Sunday 2 November 2014

Movie Review: Pearl Harbor (2001)

A romantic love triangle set before, during and after the Japanese attack, Pearl Harbor features a sensational 40 minute recreation of the raid, but is otherwise weighed down by clunky writing and listless performances.

Tennessee boyhood friends and lifelong aspiring pilots Rafe McCawley (Ben Affleck) and Danny Walker (Josh Hartnett) enlist together and join the air command of Major Doolittle (Alec Baldwin). During the recruitment process Rafe meets and falls in love with nurse Evelyn Johnson (Kate Beckinsale). With the United States not yet involved in World War Two, Rafe is granted a transfer to the Eagle Squadron of American pilots fighting in the Battle Of Britain, while Danny and Evelyn are stationed at Pearl Harbor.

Rafe proves himself to be an ace pilot, but his plane is lost during a dogfight and he is assumed killed in action. Gradually the grieving Danny and Evelyn get close, and after a few months they fall in love. In the meantime, the imperialistic Japanese government is negotiating peace with the United States while secretly plotting a devastating blow to the US Pacific fleet. Rafe, who had survived his crash and was sheltered by the resistance in France, returns to Pearl Harbor only to find his best buddy and girlfriend now in a full-fledged relationship, on the eve of the audacious Japanese attack.

With Titanic proving that famous real-life disasters can be recast as grand fictional romances and achieve great box office success, Pearl Harbor uses history as rough background for a three-hour romance. Pearl Harbor aims more for the dreamy universe of From Here To Eternity than the technical reality of Tora! Tora! Tora!. It's a reasonable effort, eschewing historical accuracy for fictional characters caught in the crosshairs of extraordinary events.

But when the emphasis is supposed to be on tenderness and people rather than action and machines, Michael Bay is likely the most wrong director to be at the helm. Bay is much more comfortable with exploding hardware than exploring human emotions. The romance elements never add up to any level of convicing passion, with neither the Randall Wallace script nor Bay's directing able to create memorable moments or sufficient chemistry between the three leads.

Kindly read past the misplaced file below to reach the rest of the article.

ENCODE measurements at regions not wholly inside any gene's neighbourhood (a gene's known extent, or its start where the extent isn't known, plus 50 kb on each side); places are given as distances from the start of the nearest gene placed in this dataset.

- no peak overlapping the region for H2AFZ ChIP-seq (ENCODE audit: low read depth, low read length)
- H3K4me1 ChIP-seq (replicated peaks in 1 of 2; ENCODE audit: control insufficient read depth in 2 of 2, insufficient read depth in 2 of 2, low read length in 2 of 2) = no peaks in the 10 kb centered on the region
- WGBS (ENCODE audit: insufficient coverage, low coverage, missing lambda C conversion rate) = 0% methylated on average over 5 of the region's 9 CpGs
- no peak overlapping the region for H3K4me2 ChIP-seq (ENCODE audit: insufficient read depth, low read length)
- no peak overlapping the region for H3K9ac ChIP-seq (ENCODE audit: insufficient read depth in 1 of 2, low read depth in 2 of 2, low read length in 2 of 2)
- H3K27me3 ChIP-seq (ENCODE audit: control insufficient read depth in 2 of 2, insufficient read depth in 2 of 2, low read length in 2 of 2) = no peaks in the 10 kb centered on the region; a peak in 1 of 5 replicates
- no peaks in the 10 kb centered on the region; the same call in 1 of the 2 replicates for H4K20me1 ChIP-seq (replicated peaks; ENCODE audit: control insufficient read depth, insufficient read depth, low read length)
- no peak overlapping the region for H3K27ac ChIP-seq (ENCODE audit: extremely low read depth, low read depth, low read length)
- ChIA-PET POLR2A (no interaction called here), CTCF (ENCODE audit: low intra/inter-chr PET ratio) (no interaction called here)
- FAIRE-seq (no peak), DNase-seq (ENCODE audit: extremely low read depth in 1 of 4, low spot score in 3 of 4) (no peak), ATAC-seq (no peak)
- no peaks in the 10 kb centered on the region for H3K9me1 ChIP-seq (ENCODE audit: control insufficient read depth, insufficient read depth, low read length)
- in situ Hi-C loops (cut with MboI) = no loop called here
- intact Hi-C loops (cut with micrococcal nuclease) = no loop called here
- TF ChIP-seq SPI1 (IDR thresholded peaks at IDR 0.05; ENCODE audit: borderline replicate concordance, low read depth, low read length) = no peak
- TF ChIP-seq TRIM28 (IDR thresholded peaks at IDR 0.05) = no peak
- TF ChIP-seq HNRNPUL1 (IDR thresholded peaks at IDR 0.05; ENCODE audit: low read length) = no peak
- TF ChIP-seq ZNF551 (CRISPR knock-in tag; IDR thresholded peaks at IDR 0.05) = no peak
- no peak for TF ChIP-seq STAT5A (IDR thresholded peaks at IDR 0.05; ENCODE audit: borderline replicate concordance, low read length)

The casting choices don't help. Affleck carries a smugness that helps him in the cockpit but oozes insincerity in the romantic scenes, while the stiff Josh Hartnett labours mightily but to no effect trying to prove that he can actually act. Kate Beckinsale is the best of the three and could have smoldered, but she never finds the required masculine reciprocity from neither Affleck nor Hartnett to catch fire.

Wallace also packs in too much into the story. Before the attack on Pearl Harbor there is a side trip with Rafe to the Battle Of Britain, and after the attack Rafe and Danny participate in the training and execution of the Doolittle raid. Compared to the elaborate treatment of the central attack, the other two military sub-stories are rushed, underdeveloped and ultimately unnecessary.

Despite the mammoth running length, none of the supporting cast are given enough to do, and the likes of Jon Voight (President Roosevelt), Baldwin (Doolittle), Sizemore (as a soldier stationed at a small airfield who helps rustle up a modicum of resistance during the attack) and Gooding Jr. (as real-life hero Petty Officer Miller) are reduced to symbolic snippets. The Japanese commanders planning the attack never progress beyond grim faced men spouting stock lines.

This leaves the film with its centrepiece to celebrate, and its a masterpiece of battlefield recreation. Bay comes into his own, filling the sky with Japanese Zeros, the ground with thundering explosions and blazing fires, and the sea with large battleships being pummeled and with drowning, desperate men. It's a stunning sequence deserving of full praise, Bay capturing the fury, chaos and brutality of the "date which will live in infamy". Ironically, a film that attempted to emphasize romance at the expense of hardware is almost saved by the thunderous roar of battle fully squashing the intended sweetness of convoluted love.

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